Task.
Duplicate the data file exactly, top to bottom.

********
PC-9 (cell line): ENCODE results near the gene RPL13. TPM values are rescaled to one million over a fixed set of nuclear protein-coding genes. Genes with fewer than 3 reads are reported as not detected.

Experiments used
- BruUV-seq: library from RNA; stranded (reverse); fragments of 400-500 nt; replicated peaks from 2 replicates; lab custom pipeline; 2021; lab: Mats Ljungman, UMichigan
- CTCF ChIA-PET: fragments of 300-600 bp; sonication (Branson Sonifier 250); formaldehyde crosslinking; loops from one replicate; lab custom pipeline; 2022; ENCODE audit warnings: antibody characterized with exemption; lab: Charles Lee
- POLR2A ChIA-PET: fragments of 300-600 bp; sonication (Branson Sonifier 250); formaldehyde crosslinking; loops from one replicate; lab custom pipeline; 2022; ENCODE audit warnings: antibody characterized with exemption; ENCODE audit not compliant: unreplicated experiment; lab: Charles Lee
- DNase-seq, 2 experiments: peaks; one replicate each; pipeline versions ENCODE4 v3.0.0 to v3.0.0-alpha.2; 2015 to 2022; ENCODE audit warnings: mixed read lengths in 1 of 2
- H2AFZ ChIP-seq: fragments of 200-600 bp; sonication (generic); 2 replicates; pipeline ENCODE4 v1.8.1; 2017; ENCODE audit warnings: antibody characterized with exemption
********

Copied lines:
PC-9 (cell line): ENCODE results near the gene RPL13. TPM values are rescaled to one million over a fixed set of nuclear protein-coding genes. Genes with fewer than 3 reads are reported as not detected.

Experiments used
- BruUV-seq: library from RNA; stranded (reverse); fragments of 400-500 nt; replicated peaks from 2 replicates; lab custom pipeline; 2021; lab: Mats Ljungman, UMichigan
- CTCF ChIA-PET: fragments of 300-600 bp; sonication (Branson Sonifier 250); formaldehyde crosslinking; loops from one replicate; lab custom pipeline; 2022; ENCODE audit warnings: antibody characterized with exemption; lab: Charles Lee
- POLR2A ChIA-PET: fragments of 300-600 bp; sonication (Branson Sonifier 250); formaldehyde crosslinking; loops from one replicate; lab custom pipeline; 2022; ENCODE audit warnings: antibody characterized with exemption; ENCODE audit not compliant: unreplicated experiment; lab: Charles Lee
- DNase-seq, 2 experiments: peaks; one replicate each; pipeline versions ENCODE4 v3.0.0 to v3.0.0-alpha.2; 2015 to 2022; ENCODE audit warnings: mixed read lengths in 1 of 2
- H2AFZ ChIP-seq: fragments of 200-600 bp; sonication (generic); 2 replicates; pipeline ENCODE4 v1.8.1; 2017; ENCODE audit warnings: antibody characterized with exemption